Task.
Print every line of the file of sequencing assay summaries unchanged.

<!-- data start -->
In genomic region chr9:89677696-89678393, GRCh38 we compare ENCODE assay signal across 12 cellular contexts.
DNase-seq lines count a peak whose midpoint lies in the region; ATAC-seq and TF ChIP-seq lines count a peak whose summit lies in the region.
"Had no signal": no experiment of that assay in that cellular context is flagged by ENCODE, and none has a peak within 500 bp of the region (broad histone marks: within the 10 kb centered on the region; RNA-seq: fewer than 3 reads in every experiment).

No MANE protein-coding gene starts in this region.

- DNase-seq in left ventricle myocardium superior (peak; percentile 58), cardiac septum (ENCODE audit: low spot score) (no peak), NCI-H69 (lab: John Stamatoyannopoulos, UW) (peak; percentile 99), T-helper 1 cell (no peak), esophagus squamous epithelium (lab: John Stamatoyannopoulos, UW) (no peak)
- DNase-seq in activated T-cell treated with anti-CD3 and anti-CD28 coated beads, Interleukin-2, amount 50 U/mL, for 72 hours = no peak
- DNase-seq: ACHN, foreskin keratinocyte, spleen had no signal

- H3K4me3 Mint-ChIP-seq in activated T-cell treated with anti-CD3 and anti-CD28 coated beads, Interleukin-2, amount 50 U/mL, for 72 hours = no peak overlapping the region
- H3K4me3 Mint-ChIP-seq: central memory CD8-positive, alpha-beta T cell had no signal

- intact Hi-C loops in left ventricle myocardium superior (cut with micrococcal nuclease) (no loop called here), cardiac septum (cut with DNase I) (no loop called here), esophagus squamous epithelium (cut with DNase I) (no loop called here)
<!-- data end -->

In genomic region chr9:89677696-89678393, GRCh38 we compare ENCODE assay signal across 12 cellular contexts.
DNase-seq lines count a peak whose midpoint lies in the region; ATAC-seq and TF ChIP-seq lines count a peak whose summit lies in the region.
"Had no signal": no experiment of that assay in that cellular context is flagged by ENCODE, and none has a peak within 500 bp of the region (broad histone marks: within the 10 kb centered on the region; RNA-seq: fewer than 3 reads in every experiment).

No MANE protein-coding gene starts in this region.

- DNase-seq in left ventricle myocardium superior (peak; percentile 58), cardiac septum (ENCODE audit: low spot score) (no peak), NCI-H69 (lab: John Stamatoyannopoulos, UW) (peak; percentile 99), T-helper 1 cell (no peak), esophagus squamous epithelium (lab: John Stamatoyannopoulos, UW) (no peak)
- DNase-seq in activated T-cell treated with anti-CD3 and anti-CD28 coated beads, Interleukin-2, amount 50 U/mL, for 72 hours = no peak
- DNase-seq: ACHN, foreskin keratinocyte, spleen had no signal

- H3K4me3 Mint-ChIP-seq in activated T-cell treated with anti-CD3 and anti-CD28 coated beads, Interleukin-2, amount 50 U/mL, for 72 hours = no peak overlapping the region
- H3K4me3 Mint-ChIP-seq: central memory CD8-positive, alpha-beta T cell had no signal

- intact Hi-C loops in left ventricle myocardium superior (cut with micrococcal nuclease) (no loop called here), cardiac septum (cut with DNase I) (no loop called here), esophagus squamous epithelium (cut with DNase I) (no loop called here)